Luckily for me I'd given up on the concept of sanity a long time ago. I prefer to keep my goals attainable.
I've seen more than my fair share of weird shit over the years, but no bells of recognition rang from that brief glimpse. A few minutes later the sensation of being watched faded and my neck hairs gave up their upright vigil. Either whatever was following me had left… or gotten a lot better at hiding itself. For my own piece of mind, I went with the former option.
By the time I reached my destination I had almost convinced myself the mysterious stalker was nothing more than a byproduct of raw nerves and sleepless nights after all. Almost. A sense of foreboding had an iron grip around my heart.
I'm sure when the place was first built, the Yellow Crown had been a nice establishment, but those days were long gone. At some point in the distant past someone had made the regrettable decision to coat the brickwork fronting the building in a lurid yellow. The look had not aged well. Peeling paint exposed the rough red brick, making the entire wall look like it had some sort of scabby rash. The front of the place was dominated by a single large window so dirty you couldn't see through the thick glass. In the center was a faded, lopsided yellow crown that looked to have been painted on by blind children. Thankfully, it too, was barely visible beneath the grime.
Parked at the curb was a long and sleek limo. Jet black with tinted windows. An unusual sight, a little too up-scale for this part of town. Leaning casually to the side of the Crown's entrance was a terrifyingly ugly man.
He stood a little over six feet and was built like the brick wall he rested against, wearing a sleeveless vest that appeared to have been stitched together from the hides of mange-ridden street dogs. The skin on his bared arms displayed a host of faded scars, crisscrossing the corded and bunched muscles beneath. Shaggy and matted straw-colored hair reached his shoulders, and he sported a patchy beard that looked like it had been hot glued on by vengeful toddlers. It was the kind of face only a mother could love. Provided said mother was blind, drunk and recovering from recent head trauma.
Any other day, the sight would've stopped me in my tracks. Followed by a quick about face and the immediate creation of a fresh set of tracks in the opposite direction. But at that moment I had a raging thirst whose demand to be quenched—preferably with a liquid of the proper alcohol content—was increasing by the second. The only thing I cared about was getting a drink. If this bruiser got between me and my whiskey we were going to find out if his scarred-up hide was bulletproof, Seraph be damned.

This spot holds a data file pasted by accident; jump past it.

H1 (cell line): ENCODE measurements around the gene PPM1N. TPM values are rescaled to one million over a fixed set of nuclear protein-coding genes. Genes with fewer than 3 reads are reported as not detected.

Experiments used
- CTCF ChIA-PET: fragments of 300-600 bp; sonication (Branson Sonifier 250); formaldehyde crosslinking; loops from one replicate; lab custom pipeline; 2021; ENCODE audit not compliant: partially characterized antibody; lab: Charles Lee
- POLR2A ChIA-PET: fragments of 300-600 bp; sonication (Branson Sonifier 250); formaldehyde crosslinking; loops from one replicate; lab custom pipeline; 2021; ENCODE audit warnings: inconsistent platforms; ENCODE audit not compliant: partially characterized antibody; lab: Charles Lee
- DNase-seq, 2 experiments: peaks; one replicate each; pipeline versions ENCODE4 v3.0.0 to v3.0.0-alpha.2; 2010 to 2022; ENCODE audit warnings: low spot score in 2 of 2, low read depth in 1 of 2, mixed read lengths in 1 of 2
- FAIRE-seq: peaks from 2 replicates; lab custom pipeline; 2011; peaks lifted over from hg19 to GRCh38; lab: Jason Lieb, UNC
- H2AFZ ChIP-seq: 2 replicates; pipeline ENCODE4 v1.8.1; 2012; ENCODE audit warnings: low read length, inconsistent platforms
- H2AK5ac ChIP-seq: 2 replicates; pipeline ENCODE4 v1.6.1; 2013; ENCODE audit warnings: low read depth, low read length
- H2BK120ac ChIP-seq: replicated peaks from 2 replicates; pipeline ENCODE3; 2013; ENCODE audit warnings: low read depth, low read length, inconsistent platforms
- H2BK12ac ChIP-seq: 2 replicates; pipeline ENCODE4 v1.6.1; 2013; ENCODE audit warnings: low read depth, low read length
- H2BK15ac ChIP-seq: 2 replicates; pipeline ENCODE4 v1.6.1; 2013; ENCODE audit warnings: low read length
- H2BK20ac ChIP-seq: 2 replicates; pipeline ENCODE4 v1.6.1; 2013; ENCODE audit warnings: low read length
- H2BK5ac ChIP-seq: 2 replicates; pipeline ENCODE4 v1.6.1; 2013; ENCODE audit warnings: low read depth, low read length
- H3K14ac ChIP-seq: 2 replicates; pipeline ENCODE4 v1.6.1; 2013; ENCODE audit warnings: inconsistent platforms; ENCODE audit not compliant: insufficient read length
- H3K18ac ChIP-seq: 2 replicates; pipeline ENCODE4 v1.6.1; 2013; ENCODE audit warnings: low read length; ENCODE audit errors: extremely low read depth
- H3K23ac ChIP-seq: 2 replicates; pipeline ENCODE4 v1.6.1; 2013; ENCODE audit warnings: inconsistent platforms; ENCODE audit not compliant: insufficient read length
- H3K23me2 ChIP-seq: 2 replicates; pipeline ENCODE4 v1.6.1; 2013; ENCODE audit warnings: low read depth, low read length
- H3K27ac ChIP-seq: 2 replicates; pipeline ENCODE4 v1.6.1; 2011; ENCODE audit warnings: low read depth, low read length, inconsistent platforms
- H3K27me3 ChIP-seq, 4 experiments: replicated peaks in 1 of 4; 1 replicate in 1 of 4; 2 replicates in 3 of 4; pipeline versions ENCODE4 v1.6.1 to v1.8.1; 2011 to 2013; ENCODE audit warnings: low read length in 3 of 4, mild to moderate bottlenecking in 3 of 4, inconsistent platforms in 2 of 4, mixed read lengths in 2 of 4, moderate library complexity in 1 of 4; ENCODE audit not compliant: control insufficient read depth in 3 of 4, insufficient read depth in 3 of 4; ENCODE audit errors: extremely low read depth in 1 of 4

His gaze shifted to me as I approached the door, eyes like chips of blue ice boring into me before returning to the stream of foot traffic still flowing down the sidewalk. The only change in his expression was a slight half-smile tugging at the corner of his mouth.
Yes, I was missing all sorts of red flags. Give me a break, it'd been a rough morning.
Keeping one wary eye on the scarred ganger, I slipped past and ducked out of the harsh morning light and into the darkened interior of the Crown. As my eyes adjusted to the gloom, I was startled by the pale ghost of a face floating behind the bar. It took a moment before realizing the apparition was my own reflection. Squinting, the lines at the corners of my eyes crinkled with deep hills and valleys of folded skin on a face that hadn't seen a razor in weeks—cheeks and chin trapped in a purgatory between stubble and full-grown beard. By the Fallen, did I ever look like shit.
That's when it hit me.
To be more accurate, that's when he hit me.
The only warning was the movement of a shadow where I swear no shadow existed moments before. A face glided out of the darkness behind me and our eyes met in the mirror. Those eyes stared out of a hard, angular face. Sharp, like the edge of a blade and those eyes, they were the unmistakable eyes of a murderer.
There was no time to react. A flash of metal was followed by a sudden roaring in my head. I tried to lift my arms as the floor rushed up to meet me, but they didn’t appear to be on speaking terms with my brain anymore. I heard voices, but the words were lost, drowned out by the rushing sound in my ears.
Then darkness was all I knew.